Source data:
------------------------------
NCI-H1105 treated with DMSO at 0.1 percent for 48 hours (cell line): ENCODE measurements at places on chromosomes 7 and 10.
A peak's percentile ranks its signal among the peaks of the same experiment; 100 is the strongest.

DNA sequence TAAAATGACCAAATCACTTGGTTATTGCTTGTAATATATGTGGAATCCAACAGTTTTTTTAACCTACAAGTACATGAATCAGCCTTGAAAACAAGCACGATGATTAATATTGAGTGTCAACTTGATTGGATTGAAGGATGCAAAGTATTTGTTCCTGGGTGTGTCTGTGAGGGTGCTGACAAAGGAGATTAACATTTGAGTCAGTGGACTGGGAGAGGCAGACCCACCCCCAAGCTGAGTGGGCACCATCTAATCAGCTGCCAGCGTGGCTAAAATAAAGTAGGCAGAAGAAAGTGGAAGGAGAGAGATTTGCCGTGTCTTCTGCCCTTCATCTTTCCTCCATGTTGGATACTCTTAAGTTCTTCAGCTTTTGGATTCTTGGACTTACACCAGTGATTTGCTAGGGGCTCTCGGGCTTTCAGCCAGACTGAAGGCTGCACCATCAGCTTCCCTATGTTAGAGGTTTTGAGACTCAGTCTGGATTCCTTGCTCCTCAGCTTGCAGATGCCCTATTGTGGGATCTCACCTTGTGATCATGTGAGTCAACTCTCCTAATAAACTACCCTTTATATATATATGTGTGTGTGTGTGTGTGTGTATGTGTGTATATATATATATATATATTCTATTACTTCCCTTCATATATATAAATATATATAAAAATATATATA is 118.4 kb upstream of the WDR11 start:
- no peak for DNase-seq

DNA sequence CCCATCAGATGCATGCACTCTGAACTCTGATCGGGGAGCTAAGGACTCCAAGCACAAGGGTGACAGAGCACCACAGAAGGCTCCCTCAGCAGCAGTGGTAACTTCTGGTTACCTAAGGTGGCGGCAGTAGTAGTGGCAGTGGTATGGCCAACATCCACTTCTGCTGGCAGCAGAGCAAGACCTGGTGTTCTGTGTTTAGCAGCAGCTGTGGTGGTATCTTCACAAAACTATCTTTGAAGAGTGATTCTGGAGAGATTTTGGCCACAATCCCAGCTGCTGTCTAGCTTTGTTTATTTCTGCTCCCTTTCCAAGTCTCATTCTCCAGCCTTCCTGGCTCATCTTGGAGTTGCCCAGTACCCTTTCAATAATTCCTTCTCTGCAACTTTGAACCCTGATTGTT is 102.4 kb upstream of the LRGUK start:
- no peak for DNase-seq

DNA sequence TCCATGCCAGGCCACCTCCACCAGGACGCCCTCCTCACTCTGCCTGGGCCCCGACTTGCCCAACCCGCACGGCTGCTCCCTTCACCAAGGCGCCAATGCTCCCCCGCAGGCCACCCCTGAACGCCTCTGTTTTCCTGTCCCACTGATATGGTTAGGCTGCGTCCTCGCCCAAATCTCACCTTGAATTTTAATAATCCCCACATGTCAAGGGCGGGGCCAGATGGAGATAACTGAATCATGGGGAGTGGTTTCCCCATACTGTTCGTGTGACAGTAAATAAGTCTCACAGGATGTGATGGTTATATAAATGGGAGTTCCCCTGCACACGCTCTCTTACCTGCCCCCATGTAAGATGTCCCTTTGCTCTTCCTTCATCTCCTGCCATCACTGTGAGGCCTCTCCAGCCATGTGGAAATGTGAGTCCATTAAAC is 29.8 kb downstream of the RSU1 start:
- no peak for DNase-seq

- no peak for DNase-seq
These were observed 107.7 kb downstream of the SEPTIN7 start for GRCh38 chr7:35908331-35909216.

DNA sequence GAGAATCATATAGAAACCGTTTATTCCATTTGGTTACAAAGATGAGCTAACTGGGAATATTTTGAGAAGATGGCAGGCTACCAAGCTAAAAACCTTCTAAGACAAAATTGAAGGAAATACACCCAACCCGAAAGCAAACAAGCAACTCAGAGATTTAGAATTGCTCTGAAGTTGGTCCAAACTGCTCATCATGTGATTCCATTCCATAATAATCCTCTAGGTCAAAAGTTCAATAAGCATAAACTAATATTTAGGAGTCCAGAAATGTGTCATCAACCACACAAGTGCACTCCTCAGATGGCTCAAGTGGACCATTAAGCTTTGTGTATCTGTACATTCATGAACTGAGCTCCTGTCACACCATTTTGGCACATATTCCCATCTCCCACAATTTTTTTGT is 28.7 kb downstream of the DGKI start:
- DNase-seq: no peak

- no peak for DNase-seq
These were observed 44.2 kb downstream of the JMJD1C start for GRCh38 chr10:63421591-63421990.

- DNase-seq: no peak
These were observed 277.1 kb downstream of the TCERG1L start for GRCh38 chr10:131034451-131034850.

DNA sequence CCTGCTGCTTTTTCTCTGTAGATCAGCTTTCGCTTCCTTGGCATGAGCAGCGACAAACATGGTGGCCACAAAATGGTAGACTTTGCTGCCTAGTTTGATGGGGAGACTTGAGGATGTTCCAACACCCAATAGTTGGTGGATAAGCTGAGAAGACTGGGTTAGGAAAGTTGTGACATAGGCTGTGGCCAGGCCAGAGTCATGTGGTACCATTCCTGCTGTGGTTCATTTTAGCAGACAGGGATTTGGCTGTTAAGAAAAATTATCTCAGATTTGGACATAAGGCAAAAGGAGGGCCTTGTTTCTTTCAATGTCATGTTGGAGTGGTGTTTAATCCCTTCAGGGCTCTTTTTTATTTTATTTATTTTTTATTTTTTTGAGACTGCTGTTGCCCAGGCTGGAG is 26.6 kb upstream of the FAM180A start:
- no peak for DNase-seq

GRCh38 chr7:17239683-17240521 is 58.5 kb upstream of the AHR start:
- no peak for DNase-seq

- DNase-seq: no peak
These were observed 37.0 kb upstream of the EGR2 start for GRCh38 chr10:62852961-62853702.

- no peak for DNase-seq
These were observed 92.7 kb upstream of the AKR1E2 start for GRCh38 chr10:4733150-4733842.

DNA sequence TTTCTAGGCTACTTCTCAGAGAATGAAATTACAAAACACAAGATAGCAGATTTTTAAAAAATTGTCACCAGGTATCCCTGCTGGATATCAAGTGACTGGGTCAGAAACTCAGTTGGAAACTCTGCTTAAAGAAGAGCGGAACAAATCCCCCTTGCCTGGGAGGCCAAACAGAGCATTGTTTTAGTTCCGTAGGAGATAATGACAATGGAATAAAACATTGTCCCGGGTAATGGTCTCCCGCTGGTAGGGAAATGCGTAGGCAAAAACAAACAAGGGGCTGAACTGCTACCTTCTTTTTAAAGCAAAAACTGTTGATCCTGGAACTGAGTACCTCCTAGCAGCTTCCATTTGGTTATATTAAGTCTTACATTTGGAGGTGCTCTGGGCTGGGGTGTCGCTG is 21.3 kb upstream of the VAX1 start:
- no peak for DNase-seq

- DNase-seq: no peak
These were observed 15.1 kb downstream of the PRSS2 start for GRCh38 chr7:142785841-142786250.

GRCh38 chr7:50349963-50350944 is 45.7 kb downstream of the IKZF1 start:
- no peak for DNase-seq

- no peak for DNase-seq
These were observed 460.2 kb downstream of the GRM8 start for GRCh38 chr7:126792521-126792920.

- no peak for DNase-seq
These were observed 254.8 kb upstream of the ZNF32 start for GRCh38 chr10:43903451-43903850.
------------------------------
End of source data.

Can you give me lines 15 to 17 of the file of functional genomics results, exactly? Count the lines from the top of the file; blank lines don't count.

- DNase-seq: no peak
These were observed 277.1 kb downstream of the TCERG1L start for GRCh38 chr10:131034451-131034850.

DNA sequence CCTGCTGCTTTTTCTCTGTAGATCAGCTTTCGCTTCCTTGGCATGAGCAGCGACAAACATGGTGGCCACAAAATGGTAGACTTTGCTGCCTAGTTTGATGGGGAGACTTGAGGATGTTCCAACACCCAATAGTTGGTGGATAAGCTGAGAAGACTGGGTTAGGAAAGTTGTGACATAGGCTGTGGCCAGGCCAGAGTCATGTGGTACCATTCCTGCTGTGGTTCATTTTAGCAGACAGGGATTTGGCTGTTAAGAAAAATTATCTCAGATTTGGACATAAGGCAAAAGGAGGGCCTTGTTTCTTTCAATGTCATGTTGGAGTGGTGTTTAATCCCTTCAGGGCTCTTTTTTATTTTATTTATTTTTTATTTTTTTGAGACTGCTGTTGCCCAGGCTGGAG is 26.6 kb upstream of the FAM180A start: